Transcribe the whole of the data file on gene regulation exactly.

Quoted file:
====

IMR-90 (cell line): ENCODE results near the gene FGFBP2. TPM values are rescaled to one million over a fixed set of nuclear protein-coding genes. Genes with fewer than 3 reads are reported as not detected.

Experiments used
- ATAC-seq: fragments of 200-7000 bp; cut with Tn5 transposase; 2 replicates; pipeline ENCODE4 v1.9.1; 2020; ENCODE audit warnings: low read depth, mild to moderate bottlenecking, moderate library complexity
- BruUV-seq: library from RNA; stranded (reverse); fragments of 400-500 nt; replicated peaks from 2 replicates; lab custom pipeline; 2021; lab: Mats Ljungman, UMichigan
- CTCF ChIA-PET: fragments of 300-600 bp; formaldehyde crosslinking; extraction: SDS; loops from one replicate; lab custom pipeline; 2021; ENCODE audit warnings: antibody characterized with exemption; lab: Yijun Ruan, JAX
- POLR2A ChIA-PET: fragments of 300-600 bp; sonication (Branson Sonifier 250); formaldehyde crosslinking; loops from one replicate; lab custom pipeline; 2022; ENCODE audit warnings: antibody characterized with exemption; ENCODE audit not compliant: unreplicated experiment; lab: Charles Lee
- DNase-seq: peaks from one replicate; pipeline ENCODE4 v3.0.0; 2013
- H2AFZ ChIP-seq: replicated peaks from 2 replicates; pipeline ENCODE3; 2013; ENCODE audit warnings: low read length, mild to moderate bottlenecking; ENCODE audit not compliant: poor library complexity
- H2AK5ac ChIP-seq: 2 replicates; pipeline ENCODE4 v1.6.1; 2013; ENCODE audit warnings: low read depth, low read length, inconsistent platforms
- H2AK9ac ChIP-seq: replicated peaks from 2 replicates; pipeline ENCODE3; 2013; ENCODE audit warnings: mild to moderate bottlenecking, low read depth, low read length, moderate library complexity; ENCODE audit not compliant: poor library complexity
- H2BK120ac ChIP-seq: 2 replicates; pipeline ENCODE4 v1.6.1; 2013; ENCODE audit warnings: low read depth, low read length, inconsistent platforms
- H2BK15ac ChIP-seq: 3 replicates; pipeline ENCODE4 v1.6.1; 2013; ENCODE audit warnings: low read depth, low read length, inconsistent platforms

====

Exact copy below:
IMR-90 (cell line): ENCODE results near the gene FGFBP2. TPM values are rescaled to one million over a fixed set of nuclear protein-coding genes. Genes with fewer than 3 reads are reported as not detected.

Experiments used
- ATAC-seq: fragments of 200-7000 bp; cut with Tn5 transposase; 2 replicates; pipeline ENCODE4 v1.9.1; 2020; ENCODE audit warnings: low read depth, mild to moderate bottlenecking, moderate library complexity
- BruUV-seq: library from RNA; stranded (reverse); fragments of 400-500 nt; replicated peaks from 2 replicates; lab custom pipeline; 2021; lab: Mats Ljungman, UMichigan
- CTCF ChIA-PET: fragments of 300-600 bp; formaldehyde crosslinking; extraction: SDS; loops from one replicate; lab custom pipeline; 2021; ENCODE audit warnings: antibody characterized with exemption; lab: Yijun Ruan, JAX
- POLR2A ChIA-PET: fragments of 300-600 bp; sonication (Branson Sonifier 250); formaldehyde crosslinking; loops from one replicate; lab custom pipeline; 2022; ENCODE audit warnings: antibody characterized with exemption; ENCODE audit not compliant: unreplicated experiment; lab: Charles Lee
- DNase-seq: peaks from one replicate; pipeline ENCODE4 v3.0.0; 2013
- H2AFZ ChIP-seq: replicated peaks from 2 replicates; pipeline ENCODE3; 2013; ENCODE audit warnings: low read length, mild to moderate bottlenecking; ENCODE audit not compliant: poor library complexity
- H2AK5ac ChIP-seq: 2 replicates; pipeline ENCODE4 v1.6.1; 2013; ENCODE audit warnings: low read depth, low read length, inconsistent platforms
- H2AK9ac ChIP-seq: replicated peaks from 2 replicates; pipeline ENCODE3; 2013; ENCODE audit warnings: mild to moderate bottlenecking, low read depth, low read length, moderate library complexity; ENCODE audit not compliant: poor library complexity
- H2BK120ac ChIP-seq: 2 replicates; pipeline ENCODE4 v1.6.1; 2013; ENCODE audit warnings: low read depth, low read length, inconsistent platforms
- H2BK15ac ChIP-seq: 3 replicates; pipeline ENCODE4 v1.6.1; 2013; ENCODE audit warnings: low read depth, low read length, inconsistent platforms